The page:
Times Have Changed

They were required to register their child and attend a mandatory after-registration meeting. They clearly remember hearing that enough children had registered to form a team and vaguely something about no one to coach them.  They recall looking around the silent room and feeling totally out-of-place because everyone was avoiding making eye-contact. The sport of soccer and everything about this experience was brand new to them.  All they wanted was for their child to play what they had been told is the world's most popular team sport.

When the eerie silence was broken by thunderous clapping and loud cheering aimed directly at them confusion took over.  They do not recall raising their hand or receiving a back-pack full of cones, bibs, a whistle and a soccer ball.  But, they found themselves leaving the meeting wearing a sleek polo-shirt  with the word 'coach' boldly stitched over their heart. 

In the past these individuals were on-their-own to learn about The Game, Player Development, Support Available, etc.  Times Have Changed!

Today, if you find yourself in this position be reassured the D-7 Recreation Program is here to help YOU.  We are prepared to provide local community coaching classes. Classes at which your question of the who, the what, the when, the where and the why of coaching developing players will be answered.   

Click Here for A Sample Session:

At first it may seem overwhelming when you realize that you could really use some help.  Be assured by our promise that, “Once you study, understand and apply our methods you will be overwhelmed by the players' and their parents' positive responses!” So, plan on attending one of our classes and be overwhelmed at how simple and enjoyable coaching youth players really is!

Very Important:

Your local administration will have information regarding scheduled courses.  

If you do not have local contact information then please contact me at:  


Koach Karl Dewazien, District 7 Recreation Administrator



I looked you straight in the eyes and told you that, “I Dare You To PLAY (Soccer) Each And Every Day!”  I specifically dared you to PLAY the 1 vs. 1 game every day!”  But, you can’t seem to find anyone to play 1vs.1 or a wall to pass against. 
No worries…

Keeping a ‘Record Chart’ of your “Slalom Runs’ will help you stay motivated and build your confidence in dribbling.. Your chart can/should include the Date, Distance of the Slalom; Number of runs through the slalom with right or left foot, number of fakes between slalom,  Etc.  Put your chart on the refrigerator or some other ‘special’ place in your house.  Then, post the scores of the ‘daily’ results. Finally, agree on a reward you will give to yourself whenever you set a new personal record. .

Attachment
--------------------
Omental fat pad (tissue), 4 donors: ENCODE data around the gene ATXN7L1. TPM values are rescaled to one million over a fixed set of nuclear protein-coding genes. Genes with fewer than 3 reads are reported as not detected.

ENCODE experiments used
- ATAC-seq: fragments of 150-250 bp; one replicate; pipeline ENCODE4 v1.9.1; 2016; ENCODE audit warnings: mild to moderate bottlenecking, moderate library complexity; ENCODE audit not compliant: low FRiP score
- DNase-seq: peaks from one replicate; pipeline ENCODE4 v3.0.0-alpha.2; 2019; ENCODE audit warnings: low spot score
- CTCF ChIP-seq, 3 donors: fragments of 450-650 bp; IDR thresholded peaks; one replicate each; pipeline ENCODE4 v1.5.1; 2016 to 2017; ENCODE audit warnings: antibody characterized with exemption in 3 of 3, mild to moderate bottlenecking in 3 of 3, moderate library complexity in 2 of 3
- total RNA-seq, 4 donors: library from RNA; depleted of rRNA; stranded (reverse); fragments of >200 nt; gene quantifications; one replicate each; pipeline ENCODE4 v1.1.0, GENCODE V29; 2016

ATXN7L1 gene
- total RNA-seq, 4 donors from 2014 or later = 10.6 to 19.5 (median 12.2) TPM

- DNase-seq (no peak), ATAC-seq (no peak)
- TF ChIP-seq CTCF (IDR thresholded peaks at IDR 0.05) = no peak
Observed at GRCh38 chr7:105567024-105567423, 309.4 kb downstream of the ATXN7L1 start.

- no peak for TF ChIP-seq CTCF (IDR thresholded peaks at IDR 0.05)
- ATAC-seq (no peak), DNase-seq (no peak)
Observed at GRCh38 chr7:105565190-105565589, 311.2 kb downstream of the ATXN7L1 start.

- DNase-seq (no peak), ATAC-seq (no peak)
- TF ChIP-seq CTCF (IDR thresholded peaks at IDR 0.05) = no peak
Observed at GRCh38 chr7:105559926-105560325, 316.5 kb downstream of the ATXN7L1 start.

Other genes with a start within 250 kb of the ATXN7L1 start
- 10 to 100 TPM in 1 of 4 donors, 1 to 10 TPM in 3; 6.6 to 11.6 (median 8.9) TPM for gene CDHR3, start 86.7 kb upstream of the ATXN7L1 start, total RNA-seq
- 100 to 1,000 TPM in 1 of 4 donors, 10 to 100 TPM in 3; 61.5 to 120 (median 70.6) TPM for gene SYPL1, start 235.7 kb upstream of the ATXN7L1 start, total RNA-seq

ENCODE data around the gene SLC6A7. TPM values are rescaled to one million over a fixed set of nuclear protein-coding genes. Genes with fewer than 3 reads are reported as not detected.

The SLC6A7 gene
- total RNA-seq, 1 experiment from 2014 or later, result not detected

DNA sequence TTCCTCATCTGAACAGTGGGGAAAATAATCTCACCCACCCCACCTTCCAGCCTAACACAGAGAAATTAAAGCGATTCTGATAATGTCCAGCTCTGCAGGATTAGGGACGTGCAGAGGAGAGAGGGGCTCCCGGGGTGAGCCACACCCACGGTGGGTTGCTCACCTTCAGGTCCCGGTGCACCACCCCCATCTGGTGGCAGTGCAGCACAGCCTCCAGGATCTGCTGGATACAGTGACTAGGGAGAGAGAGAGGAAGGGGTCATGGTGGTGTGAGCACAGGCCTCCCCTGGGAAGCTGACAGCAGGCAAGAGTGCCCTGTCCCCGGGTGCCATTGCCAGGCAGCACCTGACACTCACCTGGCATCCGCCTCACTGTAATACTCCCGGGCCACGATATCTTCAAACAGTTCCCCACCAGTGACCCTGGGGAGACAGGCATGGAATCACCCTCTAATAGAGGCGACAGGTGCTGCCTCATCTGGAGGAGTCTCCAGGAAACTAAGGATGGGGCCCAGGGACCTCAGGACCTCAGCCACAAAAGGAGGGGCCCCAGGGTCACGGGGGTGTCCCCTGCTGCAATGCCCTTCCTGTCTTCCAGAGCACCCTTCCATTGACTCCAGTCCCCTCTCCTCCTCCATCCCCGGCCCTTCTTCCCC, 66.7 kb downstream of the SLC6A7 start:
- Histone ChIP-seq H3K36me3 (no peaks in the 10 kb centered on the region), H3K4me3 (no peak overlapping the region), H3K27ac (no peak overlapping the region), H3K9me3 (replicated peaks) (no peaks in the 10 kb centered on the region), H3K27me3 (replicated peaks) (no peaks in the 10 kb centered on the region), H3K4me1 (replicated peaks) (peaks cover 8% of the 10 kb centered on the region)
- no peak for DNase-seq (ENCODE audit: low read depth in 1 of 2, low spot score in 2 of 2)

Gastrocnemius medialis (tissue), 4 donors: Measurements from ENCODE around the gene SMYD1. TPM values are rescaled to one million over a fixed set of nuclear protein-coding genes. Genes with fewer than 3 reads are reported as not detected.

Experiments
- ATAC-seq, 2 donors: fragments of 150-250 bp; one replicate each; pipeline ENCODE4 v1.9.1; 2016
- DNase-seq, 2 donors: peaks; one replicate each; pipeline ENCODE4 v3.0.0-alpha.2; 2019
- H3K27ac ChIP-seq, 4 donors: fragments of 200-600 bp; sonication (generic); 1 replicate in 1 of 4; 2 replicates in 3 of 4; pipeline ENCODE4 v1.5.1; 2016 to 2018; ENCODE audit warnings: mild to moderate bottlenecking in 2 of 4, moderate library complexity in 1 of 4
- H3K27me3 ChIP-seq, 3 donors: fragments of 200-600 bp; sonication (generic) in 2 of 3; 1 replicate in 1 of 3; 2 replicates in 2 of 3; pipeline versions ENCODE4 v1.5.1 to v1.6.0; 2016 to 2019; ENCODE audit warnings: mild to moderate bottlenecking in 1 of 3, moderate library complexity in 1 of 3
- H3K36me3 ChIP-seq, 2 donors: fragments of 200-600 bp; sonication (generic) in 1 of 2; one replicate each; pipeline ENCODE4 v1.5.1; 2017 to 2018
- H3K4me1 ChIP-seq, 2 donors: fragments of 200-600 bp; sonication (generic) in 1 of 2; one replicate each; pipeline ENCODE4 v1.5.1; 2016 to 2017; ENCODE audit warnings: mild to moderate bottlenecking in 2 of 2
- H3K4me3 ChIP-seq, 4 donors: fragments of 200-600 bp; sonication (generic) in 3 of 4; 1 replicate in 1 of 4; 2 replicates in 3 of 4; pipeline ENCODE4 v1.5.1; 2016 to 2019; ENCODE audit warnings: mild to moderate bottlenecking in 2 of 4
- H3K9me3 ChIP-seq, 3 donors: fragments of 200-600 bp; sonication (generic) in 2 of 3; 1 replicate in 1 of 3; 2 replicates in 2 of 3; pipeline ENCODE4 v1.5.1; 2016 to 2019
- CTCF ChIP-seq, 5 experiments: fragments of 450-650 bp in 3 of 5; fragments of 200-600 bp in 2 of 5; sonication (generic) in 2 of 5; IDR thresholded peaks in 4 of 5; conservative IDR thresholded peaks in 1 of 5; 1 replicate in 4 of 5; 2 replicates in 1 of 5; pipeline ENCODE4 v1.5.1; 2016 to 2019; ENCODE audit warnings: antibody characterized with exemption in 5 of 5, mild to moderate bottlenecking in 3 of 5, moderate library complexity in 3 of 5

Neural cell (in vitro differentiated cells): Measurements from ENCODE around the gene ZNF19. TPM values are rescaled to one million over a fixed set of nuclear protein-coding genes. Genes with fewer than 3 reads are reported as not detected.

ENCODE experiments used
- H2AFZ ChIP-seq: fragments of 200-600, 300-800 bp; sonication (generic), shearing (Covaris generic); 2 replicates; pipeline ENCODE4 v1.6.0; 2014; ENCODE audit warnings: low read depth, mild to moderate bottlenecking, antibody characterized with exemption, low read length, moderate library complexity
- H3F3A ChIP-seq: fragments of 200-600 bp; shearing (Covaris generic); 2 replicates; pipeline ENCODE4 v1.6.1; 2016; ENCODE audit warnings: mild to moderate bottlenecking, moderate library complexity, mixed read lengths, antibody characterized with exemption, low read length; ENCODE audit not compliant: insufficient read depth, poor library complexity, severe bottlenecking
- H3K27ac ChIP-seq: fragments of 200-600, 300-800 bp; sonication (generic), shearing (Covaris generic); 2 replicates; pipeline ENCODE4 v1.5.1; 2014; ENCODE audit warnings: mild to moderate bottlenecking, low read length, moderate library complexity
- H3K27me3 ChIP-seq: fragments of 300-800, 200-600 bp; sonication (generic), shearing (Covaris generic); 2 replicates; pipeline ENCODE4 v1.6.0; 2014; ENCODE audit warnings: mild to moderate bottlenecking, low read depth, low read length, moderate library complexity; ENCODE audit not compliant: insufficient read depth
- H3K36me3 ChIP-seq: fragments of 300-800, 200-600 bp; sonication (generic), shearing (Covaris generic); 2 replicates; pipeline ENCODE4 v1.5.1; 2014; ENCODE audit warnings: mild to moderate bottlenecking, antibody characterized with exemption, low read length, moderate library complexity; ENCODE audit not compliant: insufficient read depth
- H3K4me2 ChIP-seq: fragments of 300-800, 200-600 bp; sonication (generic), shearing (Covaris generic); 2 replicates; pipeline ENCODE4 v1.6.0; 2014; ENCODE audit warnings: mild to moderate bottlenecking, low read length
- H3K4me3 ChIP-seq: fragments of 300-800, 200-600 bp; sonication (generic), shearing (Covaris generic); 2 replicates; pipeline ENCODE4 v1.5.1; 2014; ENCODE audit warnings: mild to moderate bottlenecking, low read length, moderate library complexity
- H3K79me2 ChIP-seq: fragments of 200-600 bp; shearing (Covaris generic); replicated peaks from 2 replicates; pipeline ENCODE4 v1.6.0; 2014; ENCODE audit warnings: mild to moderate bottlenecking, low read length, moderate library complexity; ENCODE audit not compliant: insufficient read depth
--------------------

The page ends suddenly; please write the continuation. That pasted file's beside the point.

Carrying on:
In time your ‘Slalom-Run’ will help you instill the habit of ‘Push & Peek’ whenever you are dribbling the ball. That is. Pushing the ball slightly ahead to Peek and see what options are available to you! -  
I Dare You To ‘Slalom Run’ Every Day…So that the Push & Peek habit will be here to stay!

Koach Karl (Karl Dewazien),District 7 Recreation Administrator,Website:http/

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 To order balls - please email: - we will give you prices for bulk sales For bulk discounts orders:  Click on this link which will take you to our order page - go to the soccer balls about halfway down the page and Let us know how many of each size ball you would like to purchase. And, where the balls would be shipped (City, State & Zip Code)... We'll email an estimate of the costs, taxes and shipping fees. Your email address will NEVER be sold, rented or given to any other business or company.



"Your Child's Playing Future Is At Stake" by Koach Karl Dewazien

Let's assume that anyone who is given the title 'soccer coach' by the local soccer association is qualified to work with children. But, is he/she good enough to work with your child?

You will not know that answer unless you have a one-on-one meeting with the prospective coach. I urge you to insist that the coach meet with you before the season begins.

Your child's coach, if you are not aware, is a very influential person in your child's playing future. The stimulation and support he/she provides can instill a desire to play soccer for years to come. Conversely your child's interest in playing may decline and playing for its own sake can be sacrificed. Therefore, it is extremely important that you find out, before the season begins, if the coach will be able to create a learning environment that is also FUN for your child.

Segments & Illustrations were taken from my book: FUNdamental SOCCER –GUIDE 

Koach Karl (Karl Dewazien), State Director of Coaching - California Youth Soccer Association (1978-2012), Author of the Internationally Published FUNdamental SOCCER Books Series, Producer of the highly acclaimed ‘9-Step Practice Routine’  DVD. He can be reached at:  or

Coaching Corner

Final Weeks of Summer Break